NO TALKS: Lagardère Active, the parent company of U.S.-based Hachette Fillipacchi Media, swatted down a report Wednesday that it was in talks with Hearst Magazines about taking over the U.S. operations of Hachette’s fashion title Elle. “Following an article published today in the New York Post, Lagardère Active, HFM U.S. parent company, formally denies being in negotiation with Hearst Corp. Group. There are no ongoing talks on a joint venture or licensing agreement with Hearst Corp. Group regarding Elle magazine in the U.S.,” Lagadère said. A Hearst spokeswoman declined additional comment. Elle launched in the U.S. in 1985 as a joint partnership between Hachette and Rupert Murdoch’s News Corp. In 1988, News Corp. sold its interests in both the U.S. and British editions of Elle for a reported $160 million to Hachette.

— Stephanie D. Smith

This story first appeared in the July 30, 2009 issue of WWD.  Subscribe Today.

NO CLEAR VIEW THROUGH THE FOG: Three media companies released quarterly earnings Wednesday and executives at Time Warner Inc., Martha Stewart Living Omnimedia and Meredith Corp. are still reporting limited visibility of future advertising prospects. At Time Warner, chief executive Jeff Bewkes said there have been some signs of stabilization, noting that while the fashion, retail, financial and jewelry categories were down in advertising during the period at Time Inc., food and beverage, tech and telecom were up. Overall, ad revenue dropped 26 percent to $482 million in the publishing division, and total revenue fell 22 percent to $915 million. Online ad revenue accounted for 12 percent of Time Inc.’s total ad revenue for the quarter, compared with 9 percent during the same period a year ago.

At Martha Stewart Living Omnimedia, publishing revenues for the second quarter declined 28 percent to $33.5 million because of fewer ad pages, the timing of special issues and lower newsstand revenue. Internet revenues rose 31 percent to $4.2 million and digital ad revenues increased 28 percent compared to the prior year, while page views also rose 59 percent. The company reported an operating loss of $6.1 million, compared with operating profit of $1.7 million last year. In a separate filing, MSLO disclosed that new board member Frédéric Fekkai will receive $40,000 annually, as well as $1,500 for each meeting he attends in person and $1,000 for telephonic meetings.

Meredith reported fiscal 2009 and fourth-quarter results, noting total revenue fell 8 percent to $345 million in the quarter. The company posted a quarterly net loss of $163 million versus net profits of $19 million. In its publishing division, the company’s operating profit dropped 20 percent to $151 million and ad revenue declined 14 percent to $530 million. For the year, eight of Meredith’s 10 largest ad categories, including food and beverage, prescription and nonprescription drugs and household supplies, improved during the second half. Interactive ad revenue fell 5 percent for the year but rose 17 percent in the fourth quarter. Looking ahead to fiscal 2010, with two of three magazine issues closed in the first quarter, ad revenues are expected to be down in the midsingle-digit range.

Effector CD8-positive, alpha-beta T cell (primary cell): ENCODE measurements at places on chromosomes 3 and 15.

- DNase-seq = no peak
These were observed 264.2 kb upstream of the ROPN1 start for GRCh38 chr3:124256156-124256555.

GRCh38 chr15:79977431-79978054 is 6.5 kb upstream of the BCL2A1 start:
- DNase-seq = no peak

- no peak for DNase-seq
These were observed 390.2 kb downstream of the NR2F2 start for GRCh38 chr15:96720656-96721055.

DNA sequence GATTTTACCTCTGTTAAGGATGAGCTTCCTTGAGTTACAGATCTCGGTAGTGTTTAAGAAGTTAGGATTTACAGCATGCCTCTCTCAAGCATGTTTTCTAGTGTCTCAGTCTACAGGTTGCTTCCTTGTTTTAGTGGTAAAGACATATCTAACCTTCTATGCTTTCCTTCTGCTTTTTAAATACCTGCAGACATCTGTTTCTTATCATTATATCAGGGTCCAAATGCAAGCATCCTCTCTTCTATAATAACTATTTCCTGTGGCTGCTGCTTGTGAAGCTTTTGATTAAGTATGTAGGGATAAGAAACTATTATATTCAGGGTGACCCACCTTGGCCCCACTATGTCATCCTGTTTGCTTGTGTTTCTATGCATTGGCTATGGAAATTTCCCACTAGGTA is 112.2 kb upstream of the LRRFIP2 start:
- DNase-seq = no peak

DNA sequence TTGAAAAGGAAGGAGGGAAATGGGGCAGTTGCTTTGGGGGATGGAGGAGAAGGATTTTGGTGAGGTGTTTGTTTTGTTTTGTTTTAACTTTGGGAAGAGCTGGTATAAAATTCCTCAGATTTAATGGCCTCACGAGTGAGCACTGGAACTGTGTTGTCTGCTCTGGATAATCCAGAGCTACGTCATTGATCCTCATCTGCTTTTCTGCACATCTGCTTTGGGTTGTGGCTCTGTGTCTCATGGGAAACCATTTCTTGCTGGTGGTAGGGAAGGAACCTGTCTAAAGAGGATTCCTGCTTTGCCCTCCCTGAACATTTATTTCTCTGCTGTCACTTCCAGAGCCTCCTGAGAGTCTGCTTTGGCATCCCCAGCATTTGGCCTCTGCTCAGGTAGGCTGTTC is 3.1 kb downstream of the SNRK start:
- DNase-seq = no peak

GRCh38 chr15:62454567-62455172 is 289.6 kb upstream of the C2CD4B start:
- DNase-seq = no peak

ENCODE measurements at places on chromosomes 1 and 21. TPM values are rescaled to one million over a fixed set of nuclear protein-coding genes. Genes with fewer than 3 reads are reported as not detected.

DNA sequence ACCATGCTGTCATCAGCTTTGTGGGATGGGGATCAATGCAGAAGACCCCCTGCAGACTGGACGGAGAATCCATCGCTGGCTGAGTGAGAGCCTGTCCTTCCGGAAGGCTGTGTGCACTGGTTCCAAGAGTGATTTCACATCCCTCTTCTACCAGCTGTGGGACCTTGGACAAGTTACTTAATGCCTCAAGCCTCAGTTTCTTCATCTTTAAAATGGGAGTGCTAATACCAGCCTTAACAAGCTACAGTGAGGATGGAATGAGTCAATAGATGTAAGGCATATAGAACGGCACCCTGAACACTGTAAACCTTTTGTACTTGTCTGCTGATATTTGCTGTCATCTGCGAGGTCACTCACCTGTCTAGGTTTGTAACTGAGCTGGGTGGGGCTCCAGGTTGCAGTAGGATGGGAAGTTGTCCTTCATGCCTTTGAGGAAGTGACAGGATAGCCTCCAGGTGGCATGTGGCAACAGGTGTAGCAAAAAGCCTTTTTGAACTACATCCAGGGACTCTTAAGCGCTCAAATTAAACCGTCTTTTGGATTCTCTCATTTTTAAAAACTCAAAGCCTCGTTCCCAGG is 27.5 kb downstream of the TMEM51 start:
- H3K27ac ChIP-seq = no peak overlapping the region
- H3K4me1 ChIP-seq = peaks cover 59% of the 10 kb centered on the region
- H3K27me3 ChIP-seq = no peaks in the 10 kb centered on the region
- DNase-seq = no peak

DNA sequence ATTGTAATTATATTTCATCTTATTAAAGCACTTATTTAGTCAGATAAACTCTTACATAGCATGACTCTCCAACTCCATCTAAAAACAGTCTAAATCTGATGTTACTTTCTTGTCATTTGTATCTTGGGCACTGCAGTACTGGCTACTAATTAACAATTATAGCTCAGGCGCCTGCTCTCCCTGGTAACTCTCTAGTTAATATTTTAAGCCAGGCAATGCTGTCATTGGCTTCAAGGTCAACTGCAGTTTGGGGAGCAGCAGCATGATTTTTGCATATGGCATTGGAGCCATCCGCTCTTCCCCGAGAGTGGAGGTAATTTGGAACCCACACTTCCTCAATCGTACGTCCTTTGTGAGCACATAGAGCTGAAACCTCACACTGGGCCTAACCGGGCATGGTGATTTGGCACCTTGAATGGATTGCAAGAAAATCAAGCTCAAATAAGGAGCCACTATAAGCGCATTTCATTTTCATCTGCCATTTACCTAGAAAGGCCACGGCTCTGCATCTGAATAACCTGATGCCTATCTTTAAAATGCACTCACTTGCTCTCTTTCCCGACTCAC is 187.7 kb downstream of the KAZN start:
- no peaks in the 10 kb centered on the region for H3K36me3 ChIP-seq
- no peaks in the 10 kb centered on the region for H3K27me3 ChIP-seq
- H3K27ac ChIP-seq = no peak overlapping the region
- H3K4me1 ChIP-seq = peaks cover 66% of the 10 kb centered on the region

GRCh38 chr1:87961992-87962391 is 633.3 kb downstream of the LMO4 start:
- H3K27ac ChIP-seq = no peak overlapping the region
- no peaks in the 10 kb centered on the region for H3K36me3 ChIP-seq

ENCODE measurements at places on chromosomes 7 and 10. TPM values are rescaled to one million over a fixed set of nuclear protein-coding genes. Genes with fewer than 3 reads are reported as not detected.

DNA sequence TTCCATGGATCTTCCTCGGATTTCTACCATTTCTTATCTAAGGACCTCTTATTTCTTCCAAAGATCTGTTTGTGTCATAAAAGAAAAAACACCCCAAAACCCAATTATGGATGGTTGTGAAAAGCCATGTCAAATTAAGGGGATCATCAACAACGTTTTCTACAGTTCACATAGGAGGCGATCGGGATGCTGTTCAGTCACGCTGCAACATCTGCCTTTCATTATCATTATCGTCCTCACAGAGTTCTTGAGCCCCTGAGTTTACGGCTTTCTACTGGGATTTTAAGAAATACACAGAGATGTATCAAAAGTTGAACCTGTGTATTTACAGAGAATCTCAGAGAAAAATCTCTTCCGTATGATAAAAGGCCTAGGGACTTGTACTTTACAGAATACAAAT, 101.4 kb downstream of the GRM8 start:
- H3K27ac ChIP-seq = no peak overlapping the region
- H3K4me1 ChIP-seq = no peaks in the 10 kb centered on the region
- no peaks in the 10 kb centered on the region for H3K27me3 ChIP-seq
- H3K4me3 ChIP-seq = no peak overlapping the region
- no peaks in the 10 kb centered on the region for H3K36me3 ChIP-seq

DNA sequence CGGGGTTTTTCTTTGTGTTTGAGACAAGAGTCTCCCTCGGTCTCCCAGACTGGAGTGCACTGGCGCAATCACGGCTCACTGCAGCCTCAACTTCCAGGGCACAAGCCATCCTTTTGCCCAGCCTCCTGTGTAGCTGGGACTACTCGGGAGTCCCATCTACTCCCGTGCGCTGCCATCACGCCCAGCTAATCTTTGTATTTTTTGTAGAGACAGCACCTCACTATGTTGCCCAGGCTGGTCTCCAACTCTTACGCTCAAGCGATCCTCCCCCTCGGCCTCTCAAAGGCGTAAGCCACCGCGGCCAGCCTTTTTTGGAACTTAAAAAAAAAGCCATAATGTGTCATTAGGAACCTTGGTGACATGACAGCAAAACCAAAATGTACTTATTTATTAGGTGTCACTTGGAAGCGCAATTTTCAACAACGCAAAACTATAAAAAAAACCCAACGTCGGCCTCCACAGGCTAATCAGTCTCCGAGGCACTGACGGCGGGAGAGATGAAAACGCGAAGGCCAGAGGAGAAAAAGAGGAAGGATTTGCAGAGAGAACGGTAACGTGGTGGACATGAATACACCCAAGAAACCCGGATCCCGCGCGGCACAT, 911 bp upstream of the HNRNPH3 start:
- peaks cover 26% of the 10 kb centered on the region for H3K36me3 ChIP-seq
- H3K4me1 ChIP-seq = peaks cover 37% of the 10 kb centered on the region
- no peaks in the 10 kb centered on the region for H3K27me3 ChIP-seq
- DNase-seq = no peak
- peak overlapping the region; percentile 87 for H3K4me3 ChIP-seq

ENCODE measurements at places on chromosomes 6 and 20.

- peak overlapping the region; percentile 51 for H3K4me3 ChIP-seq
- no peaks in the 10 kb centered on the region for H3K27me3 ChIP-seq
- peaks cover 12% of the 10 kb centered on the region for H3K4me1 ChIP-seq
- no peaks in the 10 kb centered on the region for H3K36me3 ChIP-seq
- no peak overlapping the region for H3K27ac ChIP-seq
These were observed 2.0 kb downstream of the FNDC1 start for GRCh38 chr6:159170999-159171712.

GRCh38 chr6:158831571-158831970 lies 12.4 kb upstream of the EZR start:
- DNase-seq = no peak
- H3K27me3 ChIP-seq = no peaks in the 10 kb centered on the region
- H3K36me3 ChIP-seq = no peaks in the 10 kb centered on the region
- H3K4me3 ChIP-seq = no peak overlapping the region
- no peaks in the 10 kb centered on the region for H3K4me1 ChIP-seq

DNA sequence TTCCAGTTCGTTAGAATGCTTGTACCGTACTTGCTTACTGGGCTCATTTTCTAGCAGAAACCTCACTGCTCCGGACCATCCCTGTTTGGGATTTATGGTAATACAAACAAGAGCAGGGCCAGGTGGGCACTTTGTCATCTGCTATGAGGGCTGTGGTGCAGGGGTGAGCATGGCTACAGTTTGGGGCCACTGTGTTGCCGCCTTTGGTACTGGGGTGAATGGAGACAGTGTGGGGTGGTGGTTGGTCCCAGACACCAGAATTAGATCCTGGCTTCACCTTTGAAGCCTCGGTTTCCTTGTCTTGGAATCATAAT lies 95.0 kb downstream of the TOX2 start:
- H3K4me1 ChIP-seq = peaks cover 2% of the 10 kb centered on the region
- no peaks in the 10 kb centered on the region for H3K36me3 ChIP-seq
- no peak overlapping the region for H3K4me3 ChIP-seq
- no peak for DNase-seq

— Amy Wicks

GOOGLE IN THE CLEAR, FOR NOW: Yahoo and Microsoft are joining forces in a bid to take on Google and its almost two-thirds share of the search advertising market. Currently ranking at number two and number three in the category, respectively, Yahoo and Microsoft have agreed to a 10-year deal that isn’t expected to be completed until sometime in 2010 and won’t be fully up-to-speed online for two to three years after that. If it goes through, Yahoo will provide the sales force and Microsoft the search capabilities, namely its revamped search engine, Bing. But that’s only if the deal goes through; federal regulators are already reportedly sniffing around. And the timing is a bit of a wild card, especially since two to three years is an eternity in the Web world, and new competitors could surface. So while it’s fair to say the news has obviously piqued the interest of employees at Googleplex, it’s also pretty clear their market share is safe for now.

— A.W.


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